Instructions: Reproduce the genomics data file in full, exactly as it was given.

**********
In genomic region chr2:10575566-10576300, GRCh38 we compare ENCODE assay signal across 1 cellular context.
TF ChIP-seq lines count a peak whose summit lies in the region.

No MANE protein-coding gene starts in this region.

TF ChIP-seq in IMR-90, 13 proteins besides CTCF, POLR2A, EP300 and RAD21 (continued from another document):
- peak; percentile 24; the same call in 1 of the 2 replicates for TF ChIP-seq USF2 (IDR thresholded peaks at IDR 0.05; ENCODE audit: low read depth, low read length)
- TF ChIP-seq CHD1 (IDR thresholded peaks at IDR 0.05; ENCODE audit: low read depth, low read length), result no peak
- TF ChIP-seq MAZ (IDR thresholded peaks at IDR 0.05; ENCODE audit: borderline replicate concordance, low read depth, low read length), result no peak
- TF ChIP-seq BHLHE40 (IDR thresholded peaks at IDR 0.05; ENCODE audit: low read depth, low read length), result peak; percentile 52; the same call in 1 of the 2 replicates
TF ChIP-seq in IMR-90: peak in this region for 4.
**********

In genomic region chr2:10575566-10576300, GRCh38 we compare ENCODE assay signal across 1 cellular context.
TF ChIP-seq lines count a peak whose summit lies in the region.

No MANE protein-coding gene starts in this region.

TF ChIP-seq in IMR-90, 13 proteins besides CTCF, POLR2A, EP300 and RAD21 (continued from another document):
- peak; percentile 24; the same call in 1 of the 2 replicates for TF ChIP-seq USF2 (IDR thresholded peaks at IDR 0.05; ENCODE audit: low read depth, low read length)
- TF ChIP-seq CHD1 (IDR thresholded peaks at IDR 0.05; ENCODE audit: low read depth, low read length), result no peak
- TF ChIP-seq MAZ (IDR thresholded peaks at IDR 0.05; ENCODE audit: borderline replicate concordance, low read depth, low read length), result no peak
- TF ChIP-seq BHLHE40 (IDR thresholded peaks at IDR 0.05; ENCODE audit: low read depth, low read length), result peak; percentile 52; the same call in 1 of the 2 replicates
TF ChIP-seq in IMR-90: peak in this region for 4.